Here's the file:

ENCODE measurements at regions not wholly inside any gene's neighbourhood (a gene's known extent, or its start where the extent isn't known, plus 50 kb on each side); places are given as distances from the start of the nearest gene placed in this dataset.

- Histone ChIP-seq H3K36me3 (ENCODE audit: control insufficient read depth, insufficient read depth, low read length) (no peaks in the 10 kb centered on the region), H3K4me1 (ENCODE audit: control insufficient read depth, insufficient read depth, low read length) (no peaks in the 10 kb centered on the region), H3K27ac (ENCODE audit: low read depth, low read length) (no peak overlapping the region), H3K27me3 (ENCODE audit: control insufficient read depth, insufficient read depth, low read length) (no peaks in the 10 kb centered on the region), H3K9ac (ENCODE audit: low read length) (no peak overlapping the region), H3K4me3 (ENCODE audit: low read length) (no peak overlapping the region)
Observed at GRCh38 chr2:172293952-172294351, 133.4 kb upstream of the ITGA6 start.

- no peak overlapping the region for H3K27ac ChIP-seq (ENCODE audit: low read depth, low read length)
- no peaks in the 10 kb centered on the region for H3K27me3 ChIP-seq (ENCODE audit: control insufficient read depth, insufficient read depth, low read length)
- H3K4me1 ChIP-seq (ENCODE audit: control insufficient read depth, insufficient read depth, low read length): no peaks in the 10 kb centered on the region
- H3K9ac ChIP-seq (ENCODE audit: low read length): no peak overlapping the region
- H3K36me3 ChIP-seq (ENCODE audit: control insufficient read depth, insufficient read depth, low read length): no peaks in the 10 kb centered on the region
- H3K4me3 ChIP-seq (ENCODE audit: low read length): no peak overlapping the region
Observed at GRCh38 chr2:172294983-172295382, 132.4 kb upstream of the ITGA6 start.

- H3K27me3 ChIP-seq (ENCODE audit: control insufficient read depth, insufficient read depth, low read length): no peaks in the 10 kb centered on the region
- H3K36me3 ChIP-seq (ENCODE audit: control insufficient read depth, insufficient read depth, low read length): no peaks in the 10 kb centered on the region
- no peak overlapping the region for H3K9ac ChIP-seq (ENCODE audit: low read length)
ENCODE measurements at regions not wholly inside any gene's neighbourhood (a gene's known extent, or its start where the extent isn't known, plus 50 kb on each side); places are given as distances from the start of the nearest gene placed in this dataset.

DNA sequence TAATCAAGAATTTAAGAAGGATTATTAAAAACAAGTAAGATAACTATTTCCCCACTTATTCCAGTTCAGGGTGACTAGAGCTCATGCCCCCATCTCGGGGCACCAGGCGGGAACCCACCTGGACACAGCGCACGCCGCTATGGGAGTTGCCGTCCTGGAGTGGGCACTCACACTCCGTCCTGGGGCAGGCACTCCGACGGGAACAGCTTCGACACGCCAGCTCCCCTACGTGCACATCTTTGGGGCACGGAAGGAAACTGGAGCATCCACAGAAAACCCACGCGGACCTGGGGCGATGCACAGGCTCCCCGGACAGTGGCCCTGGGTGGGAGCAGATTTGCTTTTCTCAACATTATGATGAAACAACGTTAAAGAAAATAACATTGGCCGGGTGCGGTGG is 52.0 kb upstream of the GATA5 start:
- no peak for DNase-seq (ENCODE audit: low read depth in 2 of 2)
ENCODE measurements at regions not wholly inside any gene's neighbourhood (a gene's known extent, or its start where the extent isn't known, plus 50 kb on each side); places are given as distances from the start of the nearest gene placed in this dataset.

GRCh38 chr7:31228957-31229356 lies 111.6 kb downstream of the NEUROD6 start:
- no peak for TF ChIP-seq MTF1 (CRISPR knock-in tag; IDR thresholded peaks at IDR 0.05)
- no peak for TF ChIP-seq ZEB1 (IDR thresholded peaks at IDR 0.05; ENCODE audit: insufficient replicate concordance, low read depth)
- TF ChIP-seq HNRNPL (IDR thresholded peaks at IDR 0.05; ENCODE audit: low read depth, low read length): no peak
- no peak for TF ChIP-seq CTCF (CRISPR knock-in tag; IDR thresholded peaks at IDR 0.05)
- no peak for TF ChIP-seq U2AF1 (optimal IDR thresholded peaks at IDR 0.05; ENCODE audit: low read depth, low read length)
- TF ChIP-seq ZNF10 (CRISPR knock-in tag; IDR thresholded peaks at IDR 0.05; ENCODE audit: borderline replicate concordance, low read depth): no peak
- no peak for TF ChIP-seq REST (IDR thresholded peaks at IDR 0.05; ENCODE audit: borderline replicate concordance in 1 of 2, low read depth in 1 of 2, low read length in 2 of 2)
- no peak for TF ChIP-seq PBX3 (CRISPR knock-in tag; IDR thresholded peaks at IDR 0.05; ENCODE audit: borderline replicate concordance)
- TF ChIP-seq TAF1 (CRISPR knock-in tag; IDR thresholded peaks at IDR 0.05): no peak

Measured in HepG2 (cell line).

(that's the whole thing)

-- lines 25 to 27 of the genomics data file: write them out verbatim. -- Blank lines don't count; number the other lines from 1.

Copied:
- no peak for TF ChIP-seq REST (IDR thresholded peaks at IDR 0.05; ENCODE audit: borderline replicate concordance in 1 of 2, low read depth in 1 of 2, low read length in 2 of 2)
- no peak for TF ChIP-seq PBX3 (CRISPR knock-in tag; IDR thresholded peaks at IDR 0.05; ENCODE audit: borderline replicate concordance)
- TF ChIP-seq TAF1 (CRISPR knock-in tag; IDR thresholded peaks at IDR 0.05): no peak